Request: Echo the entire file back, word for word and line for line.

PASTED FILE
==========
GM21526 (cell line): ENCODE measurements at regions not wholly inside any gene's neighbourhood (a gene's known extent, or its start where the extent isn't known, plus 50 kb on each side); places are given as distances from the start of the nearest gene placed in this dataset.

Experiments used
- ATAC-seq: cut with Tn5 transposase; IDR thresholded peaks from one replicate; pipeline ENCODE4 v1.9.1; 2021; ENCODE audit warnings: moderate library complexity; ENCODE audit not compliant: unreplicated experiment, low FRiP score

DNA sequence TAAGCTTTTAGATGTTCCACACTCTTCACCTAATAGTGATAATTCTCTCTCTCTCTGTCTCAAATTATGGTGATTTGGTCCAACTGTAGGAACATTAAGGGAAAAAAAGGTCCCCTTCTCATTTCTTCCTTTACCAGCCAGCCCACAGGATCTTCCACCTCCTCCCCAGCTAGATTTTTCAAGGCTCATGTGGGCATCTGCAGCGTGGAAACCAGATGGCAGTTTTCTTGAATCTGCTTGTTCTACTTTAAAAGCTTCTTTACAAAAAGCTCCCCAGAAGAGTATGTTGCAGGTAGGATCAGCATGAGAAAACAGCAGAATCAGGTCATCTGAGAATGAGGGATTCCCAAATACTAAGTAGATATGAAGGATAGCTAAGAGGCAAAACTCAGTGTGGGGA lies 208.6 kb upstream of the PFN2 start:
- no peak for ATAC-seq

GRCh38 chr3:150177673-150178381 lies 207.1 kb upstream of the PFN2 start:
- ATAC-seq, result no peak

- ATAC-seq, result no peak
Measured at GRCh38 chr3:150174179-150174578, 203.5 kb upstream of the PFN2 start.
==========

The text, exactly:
GM21526 (cell line): ENCODE measurements at regions not wholly inside any gene's neighbourhood (a gene's known extent, or its start where the extent isn't known, plus 50 kb on each side); places are given as distances from the start of the nearest gene placed in this dataset.

Experiments used
- ATAC-seq: cut with Tn5 transposase; IDR thresholded peaks from one replicate; pipeline ENCODE4 v1.9.1; 2021; ENCODE audit warnings: moderate library complexity; ENCODE audit not compliant: unreplicated experiment, low FRiP score

DNA sequence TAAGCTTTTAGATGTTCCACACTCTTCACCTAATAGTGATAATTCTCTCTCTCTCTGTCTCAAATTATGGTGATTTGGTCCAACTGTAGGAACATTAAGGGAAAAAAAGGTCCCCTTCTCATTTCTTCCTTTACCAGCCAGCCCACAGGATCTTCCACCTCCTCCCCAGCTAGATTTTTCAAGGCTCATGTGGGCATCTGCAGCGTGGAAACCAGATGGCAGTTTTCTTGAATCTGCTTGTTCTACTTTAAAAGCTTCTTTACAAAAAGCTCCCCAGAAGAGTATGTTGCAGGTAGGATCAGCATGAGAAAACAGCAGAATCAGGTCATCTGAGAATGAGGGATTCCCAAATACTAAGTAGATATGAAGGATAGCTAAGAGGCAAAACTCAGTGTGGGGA lies 208.6 kb upstream of the PFN2 start:
- no peak for ATAC-seq

GRCh38 chr3:150177673-150178381 lies 207.1 kb upstream of the PFN2 start:
- ATAC-seq, result no peak

- ATAC-seq, result no peak
Measured at GRCh38 chr3:150174179-150174578, 203.5 kb upstream of the PFN2 start.